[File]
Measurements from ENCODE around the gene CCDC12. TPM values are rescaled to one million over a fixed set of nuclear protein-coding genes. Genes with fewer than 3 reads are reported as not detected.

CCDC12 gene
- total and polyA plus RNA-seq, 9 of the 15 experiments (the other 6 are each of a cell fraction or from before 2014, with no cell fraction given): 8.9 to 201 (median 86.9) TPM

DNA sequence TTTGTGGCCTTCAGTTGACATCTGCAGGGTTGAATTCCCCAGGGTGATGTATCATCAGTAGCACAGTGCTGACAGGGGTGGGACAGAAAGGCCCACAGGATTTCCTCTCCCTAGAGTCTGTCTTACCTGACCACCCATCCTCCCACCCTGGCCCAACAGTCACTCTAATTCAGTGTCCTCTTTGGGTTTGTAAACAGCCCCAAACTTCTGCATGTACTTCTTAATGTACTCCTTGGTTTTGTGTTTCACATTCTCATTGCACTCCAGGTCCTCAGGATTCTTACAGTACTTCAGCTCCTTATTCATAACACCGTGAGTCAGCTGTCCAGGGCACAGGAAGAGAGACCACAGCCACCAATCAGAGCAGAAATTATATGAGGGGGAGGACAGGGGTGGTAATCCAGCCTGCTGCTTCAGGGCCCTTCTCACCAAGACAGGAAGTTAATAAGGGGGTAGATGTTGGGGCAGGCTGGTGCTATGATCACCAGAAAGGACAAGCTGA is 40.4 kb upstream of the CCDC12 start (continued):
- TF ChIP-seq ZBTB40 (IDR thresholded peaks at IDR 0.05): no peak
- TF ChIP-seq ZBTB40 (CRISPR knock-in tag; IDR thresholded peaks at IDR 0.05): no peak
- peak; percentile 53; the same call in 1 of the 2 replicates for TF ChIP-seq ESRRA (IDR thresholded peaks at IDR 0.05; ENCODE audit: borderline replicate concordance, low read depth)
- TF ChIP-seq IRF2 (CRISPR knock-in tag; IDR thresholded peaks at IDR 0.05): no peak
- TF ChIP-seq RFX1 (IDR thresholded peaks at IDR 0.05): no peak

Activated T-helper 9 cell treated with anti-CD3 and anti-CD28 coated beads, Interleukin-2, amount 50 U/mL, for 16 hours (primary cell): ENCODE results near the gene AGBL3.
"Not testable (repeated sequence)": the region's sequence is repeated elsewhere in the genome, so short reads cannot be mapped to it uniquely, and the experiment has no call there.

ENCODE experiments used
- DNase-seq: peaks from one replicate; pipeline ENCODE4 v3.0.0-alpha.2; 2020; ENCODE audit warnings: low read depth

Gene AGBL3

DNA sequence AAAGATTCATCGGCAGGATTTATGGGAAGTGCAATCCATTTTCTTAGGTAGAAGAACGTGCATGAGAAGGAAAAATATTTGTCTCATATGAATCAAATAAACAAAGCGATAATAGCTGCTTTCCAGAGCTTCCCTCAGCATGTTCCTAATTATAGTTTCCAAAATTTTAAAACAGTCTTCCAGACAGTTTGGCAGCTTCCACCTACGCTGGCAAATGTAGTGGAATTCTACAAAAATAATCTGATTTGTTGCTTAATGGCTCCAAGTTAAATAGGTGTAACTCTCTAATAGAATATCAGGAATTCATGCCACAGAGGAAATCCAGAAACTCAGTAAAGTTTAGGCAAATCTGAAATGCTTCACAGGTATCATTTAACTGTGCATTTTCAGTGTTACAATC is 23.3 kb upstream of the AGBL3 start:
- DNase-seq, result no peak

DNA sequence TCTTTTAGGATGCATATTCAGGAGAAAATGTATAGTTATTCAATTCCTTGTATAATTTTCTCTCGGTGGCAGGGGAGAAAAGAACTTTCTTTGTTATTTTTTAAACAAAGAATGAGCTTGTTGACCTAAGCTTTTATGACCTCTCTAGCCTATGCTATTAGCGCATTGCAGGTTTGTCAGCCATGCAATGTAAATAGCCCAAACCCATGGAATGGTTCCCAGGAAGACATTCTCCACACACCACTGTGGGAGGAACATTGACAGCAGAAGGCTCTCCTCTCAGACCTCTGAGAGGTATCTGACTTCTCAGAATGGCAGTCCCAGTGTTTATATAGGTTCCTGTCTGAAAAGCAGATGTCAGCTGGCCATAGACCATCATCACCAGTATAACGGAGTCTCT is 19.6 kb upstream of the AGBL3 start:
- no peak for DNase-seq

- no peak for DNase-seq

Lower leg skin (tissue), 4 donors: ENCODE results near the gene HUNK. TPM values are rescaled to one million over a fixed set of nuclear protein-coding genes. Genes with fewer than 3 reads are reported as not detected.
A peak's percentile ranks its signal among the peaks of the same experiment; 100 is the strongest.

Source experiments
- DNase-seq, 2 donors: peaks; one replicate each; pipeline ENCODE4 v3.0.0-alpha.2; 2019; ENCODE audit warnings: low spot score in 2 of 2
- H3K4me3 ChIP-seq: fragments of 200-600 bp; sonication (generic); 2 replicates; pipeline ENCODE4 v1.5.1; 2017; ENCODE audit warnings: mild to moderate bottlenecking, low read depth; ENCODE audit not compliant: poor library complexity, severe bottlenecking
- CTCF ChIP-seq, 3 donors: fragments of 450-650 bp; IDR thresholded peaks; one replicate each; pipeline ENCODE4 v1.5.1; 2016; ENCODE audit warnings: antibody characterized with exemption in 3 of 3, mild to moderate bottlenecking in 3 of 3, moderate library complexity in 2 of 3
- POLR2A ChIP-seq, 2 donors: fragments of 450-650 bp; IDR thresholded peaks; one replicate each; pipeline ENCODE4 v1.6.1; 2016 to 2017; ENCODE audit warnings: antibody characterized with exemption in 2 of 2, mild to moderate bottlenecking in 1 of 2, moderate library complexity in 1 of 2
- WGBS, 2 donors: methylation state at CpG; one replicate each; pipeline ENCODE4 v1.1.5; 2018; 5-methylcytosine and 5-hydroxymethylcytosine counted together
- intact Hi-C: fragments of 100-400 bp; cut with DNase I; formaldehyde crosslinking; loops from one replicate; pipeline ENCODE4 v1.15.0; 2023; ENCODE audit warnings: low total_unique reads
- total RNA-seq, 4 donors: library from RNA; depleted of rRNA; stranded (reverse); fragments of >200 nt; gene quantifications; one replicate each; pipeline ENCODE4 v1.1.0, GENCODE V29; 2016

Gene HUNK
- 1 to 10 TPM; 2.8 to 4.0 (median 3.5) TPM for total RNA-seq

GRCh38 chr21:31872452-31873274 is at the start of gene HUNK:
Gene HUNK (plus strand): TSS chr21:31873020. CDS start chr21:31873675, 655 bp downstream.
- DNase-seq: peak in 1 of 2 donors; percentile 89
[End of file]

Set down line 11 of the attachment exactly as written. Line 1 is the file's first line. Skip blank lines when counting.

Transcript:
"Not testable (repeated sequence)": the region's sequence is repeated elsewhere in the genome, so short reads cannot be mapped to it uniquely, and the experiment has no call there.